In the embodiment shown, the AC signal at tap 21 of the full-wave rectification bridge is routed by line 24 to an input resistor 28 of the electronic voltage regulator 12. The other end of resistor 28 is connected to the cathode terminal of a zener diode 29. The anode terminal of zener diode 29 is referenced to ground. Also connected to the cathode terminal of zener diode 29 is a capacitor 30 which has its other terminal connected to the cathode of a diode 31, a capacitor 32 and a resistor 33. The anode terminal of diode 31 and the other terminal of capacitor 32 are both referenced to ground. The other end of resistor 33 is connected to another resistor 34 and to a non-inverting input 35 of an integrated circuit operational amplifier 36. The other terminal of resistor 34 is referenced to ground. Operational amplifier 36 has an inverting input 37 which is referenced to ground through a resistor 38 and to the output 39 of operational amplifier 36 through another resistor 40.
Zener diode 29 will pass the positive portion of the AC signals present at its cathode, provided that the zener voltage of about 13.0 volts is not exceeded, through capacitor 30 to a resistor divider formed by resistors 33 and 34. Of course, for sufficiently negative input signals, zener diode 29 will be forward biassed and limit the signals at its cathode to about -0.7 volts. Diode 31 further limits the negative voltage at the node between capacitor 30 and resistor 33 to about -0.7 volts. Capacitor 32 filters radio frequency interference and other types of noise. The resistor divider formed by resistors 33 and 34 functions to limit the voltage applied to non-inverting input 35 of amplifier 36 to about -0.3 volts for protection of amplifier 36 from excessive negative voltage levels.
Resistors 38 and 40 which are connected to inverting input 37 of amplifier 36 determine the voltage gain of amplifier 36 and are typically selected for a voltage gain of about 50. It is desirable to have a voltage gain in the range of about 50 so that small AC voltage signals, such as those induced in stator windings 13A, 13B and 13C of alternator 11 by residual magnetism during low engine RPM or during engine start-up can be sufficiently amplified to activate the electronic voltage regulator 12 while at the same time avoiding amplification of noise. Operational amplifier 36 is preferably of the type which may be operated from a single polarity voltage supply and referenced to ground so that it is not necessary to supply an opposite polarity voltage for biassing purposes. Amplifier 36 is of the differential type that will amplify any potential difference between its input terminals 35 and 37. Since terminal 37 is referenced to ground through resistor 38, amplifier 36 will be responsive to any non-zero potential at non-inverting input 35 to provide an amplified signal output at output terminal 39. A preferred part number for amplifier 36 is MC258 which is commercially available from Motorola, Inc., Phoenix, Ariz.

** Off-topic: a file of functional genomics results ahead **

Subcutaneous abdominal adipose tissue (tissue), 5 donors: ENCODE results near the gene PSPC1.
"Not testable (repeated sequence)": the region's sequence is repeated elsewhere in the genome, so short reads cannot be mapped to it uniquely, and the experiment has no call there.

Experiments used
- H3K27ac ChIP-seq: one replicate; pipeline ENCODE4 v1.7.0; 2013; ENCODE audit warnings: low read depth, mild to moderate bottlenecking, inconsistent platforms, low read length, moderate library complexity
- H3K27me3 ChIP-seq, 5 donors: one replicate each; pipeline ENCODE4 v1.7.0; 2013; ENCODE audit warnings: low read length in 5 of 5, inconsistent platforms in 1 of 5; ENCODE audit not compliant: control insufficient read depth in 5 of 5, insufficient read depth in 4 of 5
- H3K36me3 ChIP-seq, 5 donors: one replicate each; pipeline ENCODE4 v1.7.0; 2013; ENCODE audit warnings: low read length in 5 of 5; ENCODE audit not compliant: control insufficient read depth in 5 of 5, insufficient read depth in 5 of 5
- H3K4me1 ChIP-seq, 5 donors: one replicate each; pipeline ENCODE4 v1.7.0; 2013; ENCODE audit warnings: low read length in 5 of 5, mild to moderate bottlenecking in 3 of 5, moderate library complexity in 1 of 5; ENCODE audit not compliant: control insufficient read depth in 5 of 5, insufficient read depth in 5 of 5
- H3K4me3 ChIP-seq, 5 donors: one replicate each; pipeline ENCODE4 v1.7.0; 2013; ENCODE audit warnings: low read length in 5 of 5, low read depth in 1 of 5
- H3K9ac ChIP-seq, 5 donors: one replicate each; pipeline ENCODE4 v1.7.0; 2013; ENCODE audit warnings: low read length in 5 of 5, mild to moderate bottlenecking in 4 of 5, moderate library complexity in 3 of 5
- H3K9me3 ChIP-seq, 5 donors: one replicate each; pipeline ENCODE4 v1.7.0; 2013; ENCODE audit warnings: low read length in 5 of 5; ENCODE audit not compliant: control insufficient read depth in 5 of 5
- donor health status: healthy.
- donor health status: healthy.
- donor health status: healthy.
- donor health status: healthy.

Amplifier 36 is biassed from the positive battery terminal B+ through a resistor 42 to the cathode terminal of a zener diode 43 which regulates the bias voltage on a line 44 to the amplifier 36. Zener diode 43 protects amplifier 36 from any over voltage transients or noise.
The output 39 of amplifier 36 is connected to the anode terminal of a rectifying diode 45. The cathode terminal diode 45 is connected to a capacitor 46 which has its other end referenced to ground, and to a resistor 47. The other terminal of resistor 47 is connected to the base terminal of a transistor 48, to one terminal of a resistor 49, which has its other terminal referenced to ground, and to a capacitor 50. Capacitor 50 has its other terminal connected to the collector of transistor 48 to take advantage of the well-known Miller effect connection between the base and collector terminals of a transistor to provide more effective filtering.
Diode 45 and capacitor 46 together form a peak detector for the output 39 of amplifier 36. Positive pulses on output 39 of amplifier 36 will be passed by diode 45 to charge capacitor 46. However, negative pulses and that portion of positive pulses which are not greater than the voltage on capacitor 46 will not be passed by diode 45 since it will be reverse biassed or at least not sufficiently forward biassed. The output of this peak detector is provided by resistor 47 to the base terminal of NPN type transistor 48. The characteristics of the peak detector are chosen to keep transistor 48 in an on state or in a saturated condition above a predetermined alternator RPM set by the circuit gain; for example, 250 alternator RPM. Resistor 47 limits the base drive to transistor 48 and together, resistors 47 and 49 provide a discharge path for capacitor 46.
The aforedescribed circuitry between resistor 28 and transistor 48 constitutes the input stage for voltage regulator 12, including resistors 24, 33, 34, 38, 40, 47 and 49, capacitors 30, 34, 46 and 50, zener diode 29, diodes 31 and 45, operational amplifier 36, and transistor 48.
Transistor 48, which has its emitter terminal referenced to ground, has its collector terminal connected through a resistor 53 to the base terminal of a PNP type transistor 54. A resistor 55 is connected across the base to emitter junction of transistor 54 to provide a path for collector leakage currents of transistor 48. The emitter terminal of transistor 54 is referenced to the positive battery supply line B+ and the collector terminal thereof is connected through a current limiting resistor 56 to the collector terminal of an NPN transistor 57 and to the base terminal of another NPN transistor 58. Transistor 58 has its emitter terminal connected to the base terminal of another NPN transistor 59 with the emitter terminal of transistor 59 referenced to ground. The collectors of transistors 58 and 59 are both connected to one terminal of a field winding 60 for alternator 11 and to the anode terminal of a free wheeling diode 61. The cathode of diode 61 and the other terminal of field winding 60 are both connected to the supply voltage B+ line. Thus, when transistor 48 is turned on into a saturated condition in response to a peak detected positive pulse from amplifier 36, PNP transistor 54 is also turned on which in turn turns on NPN type transistors 58 and 59 to energize field winding 60.